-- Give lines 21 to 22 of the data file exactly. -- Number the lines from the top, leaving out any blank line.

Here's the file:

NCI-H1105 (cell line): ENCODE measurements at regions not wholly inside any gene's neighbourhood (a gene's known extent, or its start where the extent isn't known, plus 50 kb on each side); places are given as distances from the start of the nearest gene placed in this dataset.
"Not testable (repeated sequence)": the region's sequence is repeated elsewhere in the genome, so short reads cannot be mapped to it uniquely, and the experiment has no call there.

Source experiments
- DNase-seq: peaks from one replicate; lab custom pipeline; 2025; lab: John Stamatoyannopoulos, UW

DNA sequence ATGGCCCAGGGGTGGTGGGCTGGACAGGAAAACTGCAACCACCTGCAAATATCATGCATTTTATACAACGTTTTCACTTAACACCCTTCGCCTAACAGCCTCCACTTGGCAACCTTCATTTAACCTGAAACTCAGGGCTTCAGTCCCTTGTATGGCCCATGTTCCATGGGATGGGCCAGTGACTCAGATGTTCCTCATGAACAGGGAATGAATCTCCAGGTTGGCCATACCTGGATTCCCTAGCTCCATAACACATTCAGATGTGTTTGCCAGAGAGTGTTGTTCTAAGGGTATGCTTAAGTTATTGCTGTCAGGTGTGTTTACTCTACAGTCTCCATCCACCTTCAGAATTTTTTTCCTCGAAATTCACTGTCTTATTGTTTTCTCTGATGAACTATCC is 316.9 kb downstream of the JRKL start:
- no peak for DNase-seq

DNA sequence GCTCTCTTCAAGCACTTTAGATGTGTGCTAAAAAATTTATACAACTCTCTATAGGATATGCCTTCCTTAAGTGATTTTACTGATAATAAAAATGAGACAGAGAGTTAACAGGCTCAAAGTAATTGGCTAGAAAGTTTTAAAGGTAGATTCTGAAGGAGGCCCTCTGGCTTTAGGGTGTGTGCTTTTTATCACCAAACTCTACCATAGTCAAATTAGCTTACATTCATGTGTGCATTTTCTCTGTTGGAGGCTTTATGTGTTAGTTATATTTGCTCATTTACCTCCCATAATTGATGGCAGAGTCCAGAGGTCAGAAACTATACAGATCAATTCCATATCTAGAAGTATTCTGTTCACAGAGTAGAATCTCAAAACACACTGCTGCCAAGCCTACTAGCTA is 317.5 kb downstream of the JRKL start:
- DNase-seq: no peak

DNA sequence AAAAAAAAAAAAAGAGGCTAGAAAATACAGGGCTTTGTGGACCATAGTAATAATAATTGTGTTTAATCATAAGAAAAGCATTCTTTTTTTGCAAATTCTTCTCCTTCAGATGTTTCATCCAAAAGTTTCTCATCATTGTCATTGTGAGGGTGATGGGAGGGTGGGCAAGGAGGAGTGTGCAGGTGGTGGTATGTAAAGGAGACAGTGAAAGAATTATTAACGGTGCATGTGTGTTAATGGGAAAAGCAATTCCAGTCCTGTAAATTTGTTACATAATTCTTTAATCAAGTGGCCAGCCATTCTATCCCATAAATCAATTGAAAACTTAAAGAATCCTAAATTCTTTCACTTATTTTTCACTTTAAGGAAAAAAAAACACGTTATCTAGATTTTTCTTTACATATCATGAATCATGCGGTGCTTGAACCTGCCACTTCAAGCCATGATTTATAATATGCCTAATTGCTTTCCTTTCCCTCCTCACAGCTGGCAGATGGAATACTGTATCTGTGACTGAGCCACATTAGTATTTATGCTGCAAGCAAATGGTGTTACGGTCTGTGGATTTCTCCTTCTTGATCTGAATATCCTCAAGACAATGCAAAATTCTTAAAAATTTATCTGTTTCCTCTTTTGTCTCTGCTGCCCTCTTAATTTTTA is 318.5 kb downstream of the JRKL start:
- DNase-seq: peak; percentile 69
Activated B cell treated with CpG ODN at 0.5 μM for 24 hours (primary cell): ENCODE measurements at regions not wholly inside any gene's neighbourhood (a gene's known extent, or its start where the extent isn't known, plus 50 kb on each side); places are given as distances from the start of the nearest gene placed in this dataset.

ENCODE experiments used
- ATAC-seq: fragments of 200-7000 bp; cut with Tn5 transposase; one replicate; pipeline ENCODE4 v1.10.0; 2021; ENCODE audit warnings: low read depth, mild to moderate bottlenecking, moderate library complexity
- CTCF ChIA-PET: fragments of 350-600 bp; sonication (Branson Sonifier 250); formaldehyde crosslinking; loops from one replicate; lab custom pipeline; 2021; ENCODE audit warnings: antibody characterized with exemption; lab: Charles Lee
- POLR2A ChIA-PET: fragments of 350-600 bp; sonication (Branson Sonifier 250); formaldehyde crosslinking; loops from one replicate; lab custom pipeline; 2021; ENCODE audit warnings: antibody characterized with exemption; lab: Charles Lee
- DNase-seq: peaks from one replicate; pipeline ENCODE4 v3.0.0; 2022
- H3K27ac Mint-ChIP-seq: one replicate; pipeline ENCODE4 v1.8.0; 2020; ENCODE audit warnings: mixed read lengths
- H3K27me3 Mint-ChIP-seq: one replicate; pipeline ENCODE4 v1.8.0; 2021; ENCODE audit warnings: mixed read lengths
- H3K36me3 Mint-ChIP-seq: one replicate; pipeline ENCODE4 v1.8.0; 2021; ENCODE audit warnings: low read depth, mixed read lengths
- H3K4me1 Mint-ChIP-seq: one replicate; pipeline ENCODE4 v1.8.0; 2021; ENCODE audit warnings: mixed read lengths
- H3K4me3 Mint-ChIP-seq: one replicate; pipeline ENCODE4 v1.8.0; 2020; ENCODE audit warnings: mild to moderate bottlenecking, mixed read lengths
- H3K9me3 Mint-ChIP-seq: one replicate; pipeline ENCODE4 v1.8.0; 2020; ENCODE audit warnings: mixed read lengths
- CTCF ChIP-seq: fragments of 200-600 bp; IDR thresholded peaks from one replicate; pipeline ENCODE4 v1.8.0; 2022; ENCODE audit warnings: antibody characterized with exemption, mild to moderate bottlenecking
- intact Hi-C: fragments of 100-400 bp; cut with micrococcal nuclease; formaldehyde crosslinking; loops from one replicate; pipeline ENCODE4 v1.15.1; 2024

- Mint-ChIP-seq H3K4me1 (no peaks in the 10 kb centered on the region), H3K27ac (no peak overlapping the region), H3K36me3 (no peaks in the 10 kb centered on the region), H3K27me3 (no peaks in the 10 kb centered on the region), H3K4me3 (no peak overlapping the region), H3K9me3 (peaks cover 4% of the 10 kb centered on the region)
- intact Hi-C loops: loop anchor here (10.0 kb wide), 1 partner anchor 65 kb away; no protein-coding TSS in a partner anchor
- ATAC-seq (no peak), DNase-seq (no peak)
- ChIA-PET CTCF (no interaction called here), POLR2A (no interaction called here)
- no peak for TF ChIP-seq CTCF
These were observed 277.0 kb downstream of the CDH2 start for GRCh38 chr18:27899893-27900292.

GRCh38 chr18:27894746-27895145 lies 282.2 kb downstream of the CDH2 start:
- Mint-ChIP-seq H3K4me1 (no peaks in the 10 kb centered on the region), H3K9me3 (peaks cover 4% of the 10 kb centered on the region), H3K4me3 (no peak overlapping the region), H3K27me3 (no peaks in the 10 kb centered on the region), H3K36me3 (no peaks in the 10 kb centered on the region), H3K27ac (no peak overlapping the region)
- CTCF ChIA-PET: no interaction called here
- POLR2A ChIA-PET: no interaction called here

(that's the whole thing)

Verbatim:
- H3K4me3 Mint-ChIP-seq: one replicate; pipeline ENCODE4 v1.8.0; 2020; ENCODE audit warnings: mild to moderate bottlenecking, mixed read lengths
- H3K9me3 Mint-ChIP-seq: one replicate; pipeline ENCODE4 v1.8.0; 2020; ENCODE audit warnings: mixed read lengths